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Lodewijk MORTELMANS (1868-1952)
Homerische symfonie (1898)
I - Van de helden - 'Of the heroes' [11:00]
II - Herinneringen aan Patroklos' dood - 'Memories of Patroklos's death' [11:47]
III - Sirenengespeel en gezang - 'Sirens playing and singing' [11:41]
IV - genius van Hellas - 'The genius of Hellas' [8:44]
Morgenstemming 'Morning Mood' (1922) [12:42]
Mythe der lente 'Myth of Spring' (1895) [10:47]
Royal Flemish Philharmonic/Martyn Brabbins
rec. Koningin Elisabethzaal, Antwerp, Belgium, September 2008
HYPERION CDA67766 [66:41]
Experience Classicsonline


Even with avid CD collectors 19th Century music by Belgium composers is little known. Once one strips away the Belgian school of violinist/composers (Ysaye, de Bériot, and Vieuxtemps) and the honorary Frenchman Cesar Franck most people would struggle to name many others. But it should come as no surprise that there was an active group of composers centred on the Music Conservatory in Antwerp. The key to this lack of knowledge is that for many years the founding father of this musical/aesthetic dynasty - Peter Benoit (1834-1901) focused on producing a body of choral and vocal work. Not only did this significantly hamper the development of a Flemish symphonic tradition but at the same time the use of Flemish in these choral works would severely limit their international dissemination. It was not until the final years of the century that some composers sought to redress that balance. Lodewijk Mortelmans was one of that group and the main work here - the Homerische Symfonie - is his most significant piece of purely symphonic music. The two other pieces that comprise the disc neatly frame the symphony (a shame therefore that the disc was not compiled in compositional order perhaps?) with the Mythe der Lente predating the Symphony by some three years and, remarkably, the Morgenstimmung, although written twenty-four years afterwards, is Mortelmans’ next orchestral work.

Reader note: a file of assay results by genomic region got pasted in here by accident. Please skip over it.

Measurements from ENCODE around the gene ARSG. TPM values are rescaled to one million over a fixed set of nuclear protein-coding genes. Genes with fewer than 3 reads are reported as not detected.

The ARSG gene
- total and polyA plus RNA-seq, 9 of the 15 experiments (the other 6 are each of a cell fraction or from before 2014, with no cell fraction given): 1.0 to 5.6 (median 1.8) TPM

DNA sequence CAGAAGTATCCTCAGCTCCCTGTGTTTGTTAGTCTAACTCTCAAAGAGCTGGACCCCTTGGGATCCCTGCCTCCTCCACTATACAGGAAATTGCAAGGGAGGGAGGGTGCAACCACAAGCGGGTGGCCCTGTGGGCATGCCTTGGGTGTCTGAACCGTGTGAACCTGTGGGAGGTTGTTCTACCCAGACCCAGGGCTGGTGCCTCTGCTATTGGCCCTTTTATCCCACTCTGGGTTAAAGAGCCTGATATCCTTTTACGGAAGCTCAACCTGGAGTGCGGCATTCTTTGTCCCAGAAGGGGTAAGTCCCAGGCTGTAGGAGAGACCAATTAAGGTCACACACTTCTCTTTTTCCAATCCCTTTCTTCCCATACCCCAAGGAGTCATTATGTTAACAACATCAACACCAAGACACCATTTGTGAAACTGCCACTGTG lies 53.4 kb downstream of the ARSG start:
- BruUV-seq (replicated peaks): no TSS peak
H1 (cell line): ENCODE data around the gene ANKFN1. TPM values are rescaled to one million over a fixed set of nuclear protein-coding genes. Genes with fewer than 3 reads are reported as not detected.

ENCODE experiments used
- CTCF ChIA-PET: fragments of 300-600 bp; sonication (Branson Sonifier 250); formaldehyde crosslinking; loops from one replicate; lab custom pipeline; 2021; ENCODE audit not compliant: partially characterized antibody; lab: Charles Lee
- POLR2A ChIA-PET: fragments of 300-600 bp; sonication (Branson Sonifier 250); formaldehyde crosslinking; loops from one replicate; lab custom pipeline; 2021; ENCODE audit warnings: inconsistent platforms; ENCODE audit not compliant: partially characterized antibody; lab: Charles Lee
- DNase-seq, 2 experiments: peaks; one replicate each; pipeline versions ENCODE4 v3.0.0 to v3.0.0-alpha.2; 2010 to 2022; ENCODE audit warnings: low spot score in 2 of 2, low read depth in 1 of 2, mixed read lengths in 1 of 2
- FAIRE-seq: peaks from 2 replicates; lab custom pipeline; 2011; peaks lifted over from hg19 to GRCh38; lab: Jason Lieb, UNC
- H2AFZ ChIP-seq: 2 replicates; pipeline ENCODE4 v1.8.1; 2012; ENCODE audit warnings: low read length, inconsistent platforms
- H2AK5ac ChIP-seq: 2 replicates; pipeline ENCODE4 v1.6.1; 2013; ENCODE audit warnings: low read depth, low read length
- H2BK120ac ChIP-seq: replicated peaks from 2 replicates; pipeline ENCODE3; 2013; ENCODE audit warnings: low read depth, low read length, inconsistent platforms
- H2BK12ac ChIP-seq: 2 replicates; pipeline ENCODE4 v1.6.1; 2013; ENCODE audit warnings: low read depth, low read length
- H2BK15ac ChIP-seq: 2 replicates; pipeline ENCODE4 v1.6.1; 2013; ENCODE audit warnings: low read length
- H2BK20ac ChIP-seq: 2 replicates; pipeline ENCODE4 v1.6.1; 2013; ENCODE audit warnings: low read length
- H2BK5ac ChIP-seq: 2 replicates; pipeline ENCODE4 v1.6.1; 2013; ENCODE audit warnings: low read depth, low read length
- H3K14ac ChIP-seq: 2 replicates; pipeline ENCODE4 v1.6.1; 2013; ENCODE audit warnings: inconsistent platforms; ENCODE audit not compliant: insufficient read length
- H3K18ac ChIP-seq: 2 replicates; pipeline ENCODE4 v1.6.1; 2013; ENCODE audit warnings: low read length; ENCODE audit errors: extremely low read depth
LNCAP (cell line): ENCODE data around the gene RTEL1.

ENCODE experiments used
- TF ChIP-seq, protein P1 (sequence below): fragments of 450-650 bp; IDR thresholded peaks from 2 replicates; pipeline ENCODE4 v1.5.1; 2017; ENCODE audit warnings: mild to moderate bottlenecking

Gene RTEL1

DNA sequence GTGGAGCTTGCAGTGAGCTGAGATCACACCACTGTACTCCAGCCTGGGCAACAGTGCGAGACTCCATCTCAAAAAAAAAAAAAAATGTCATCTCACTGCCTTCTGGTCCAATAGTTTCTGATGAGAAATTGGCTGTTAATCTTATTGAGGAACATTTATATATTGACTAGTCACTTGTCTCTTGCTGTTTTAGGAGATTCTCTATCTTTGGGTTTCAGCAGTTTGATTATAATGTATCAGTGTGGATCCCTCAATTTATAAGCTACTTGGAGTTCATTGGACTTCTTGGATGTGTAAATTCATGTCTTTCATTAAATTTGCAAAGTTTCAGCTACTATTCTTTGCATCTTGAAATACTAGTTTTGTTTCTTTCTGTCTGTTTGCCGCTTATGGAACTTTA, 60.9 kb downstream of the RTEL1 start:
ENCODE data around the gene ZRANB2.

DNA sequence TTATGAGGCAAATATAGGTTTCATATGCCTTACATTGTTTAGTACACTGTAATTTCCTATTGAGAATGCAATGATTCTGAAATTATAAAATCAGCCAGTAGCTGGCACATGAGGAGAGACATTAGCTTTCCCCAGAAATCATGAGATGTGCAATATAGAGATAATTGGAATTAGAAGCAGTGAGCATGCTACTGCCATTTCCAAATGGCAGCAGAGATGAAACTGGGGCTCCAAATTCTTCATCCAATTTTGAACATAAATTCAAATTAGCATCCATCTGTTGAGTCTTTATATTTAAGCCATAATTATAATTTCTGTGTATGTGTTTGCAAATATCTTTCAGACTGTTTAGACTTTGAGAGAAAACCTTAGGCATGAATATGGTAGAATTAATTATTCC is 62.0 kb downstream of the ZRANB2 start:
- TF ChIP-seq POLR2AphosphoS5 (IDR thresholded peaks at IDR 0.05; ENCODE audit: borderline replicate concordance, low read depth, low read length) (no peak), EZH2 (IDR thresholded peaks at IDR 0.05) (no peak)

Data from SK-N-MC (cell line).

The Symphony is a big and serious work. Timing at only a minute or so shy of three-quarters of an hour it would test the powers of any composer to sustain his musical argument over that kind of span. Each movement is given a title but to be honest I found them to be less than revealing - indeed the liner-notes point out that Mortelmans himself had an ambivalent attitude towards programme music. He tried to explain the symphony’s “meaning” as being his own musical response to having read the Iliad and the Odyssey. The result is a standard four movement work that is at heart conservative for the date at which it was written. The orchestra used sounds as though it is the standard “Brahmsian” orchestra and throughout there is little if any aural excess. Indeed there is a solidity to much of the writing that rarely implies the work of a still young composer not yet thirty. The writer of the liner-notes makes a comparison with early Sibelius and whilst I know what he means there is none of the earthy vigour of the Finn’s Kullervo. The comparison is valid given that Sibelius was 27 when his work was premiered to Mortelmans 30. The problem mainly lies in that Sibelius’ genius allowed him to forge an utterly individual symphonic voice out of a melange of Romantic musical influences. Mortelmans is not such a genius so we have formally a Brahmsian symphony with some Wagnerian musical gestures overlaid. But it would be quite wrong to imply that this is not an enjoyable piece because it is. Simply, after several careful listenings I find myself struggling to recall any truly memorable melodies or musical gestures. The heart of the work, and the part which contains the best music is the 2nd (slow) movement 'Memories of Patroklos's death'. This is a funeral march and I like the sombre dragging atmosphere Mortelmans creates. I suspect that this is because the mood here is more in tune with Mortelmans’ own temperament. This suspicion is reinforced by the 3rd movement (scherzo) ‘Sirens playing and singing'. As the liner-notes point out (I do like the fact that the author of these notes is less gushing and enthused than these people often are - he is positively sceptical at points!) it is hard to equate this well-behaved music with characters both seductive and murderous. At nearly twelve minutes long this movement outstays its welcome. The finale 'The genius of Hellas' is worked out with rigour but is again ultimately unmemorable. The final peroration has a heroic hymn-like quality but that is swept away by a somewhat perfunctory ending.